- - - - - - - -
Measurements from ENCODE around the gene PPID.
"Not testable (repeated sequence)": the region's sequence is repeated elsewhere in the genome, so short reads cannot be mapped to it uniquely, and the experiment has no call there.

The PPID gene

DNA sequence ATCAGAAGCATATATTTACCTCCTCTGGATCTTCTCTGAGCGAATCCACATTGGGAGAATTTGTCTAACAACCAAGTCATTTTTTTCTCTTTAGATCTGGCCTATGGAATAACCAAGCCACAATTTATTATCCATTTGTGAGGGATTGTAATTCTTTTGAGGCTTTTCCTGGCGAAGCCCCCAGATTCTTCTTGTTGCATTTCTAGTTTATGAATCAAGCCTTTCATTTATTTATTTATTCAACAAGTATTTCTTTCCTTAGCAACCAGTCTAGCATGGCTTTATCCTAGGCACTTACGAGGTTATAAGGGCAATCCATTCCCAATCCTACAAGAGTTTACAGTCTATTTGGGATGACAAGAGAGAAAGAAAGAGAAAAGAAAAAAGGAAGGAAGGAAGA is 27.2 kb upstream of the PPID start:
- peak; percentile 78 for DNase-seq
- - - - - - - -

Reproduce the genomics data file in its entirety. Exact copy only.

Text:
Measurements from ENCODE around the gene PPID.
"Not testable (repeated sequence)": the region's sequence is repeated elsewhere in the genome, so short reads cannot be mapped to it uniquely, and the experiment has no call there.

The PPID gene

DNA sequence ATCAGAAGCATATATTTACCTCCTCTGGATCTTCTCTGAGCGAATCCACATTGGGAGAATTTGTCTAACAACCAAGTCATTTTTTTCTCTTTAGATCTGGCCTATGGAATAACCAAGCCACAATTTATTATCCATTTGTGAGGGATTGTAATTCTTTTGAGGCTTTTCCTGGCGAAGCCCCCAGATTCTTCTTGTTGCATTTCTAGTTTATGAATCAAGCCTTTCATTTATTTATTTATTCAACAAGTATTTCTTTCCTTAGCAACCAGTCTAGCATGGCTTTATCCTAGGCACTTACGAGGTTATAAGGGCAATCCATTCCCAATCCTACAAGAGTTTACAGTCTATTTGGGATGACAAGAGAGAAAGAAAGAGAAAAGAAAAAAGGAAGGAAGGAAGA is 27.2 kb upstream of the PPID start:
- peak; percentile 78 for DNase-seq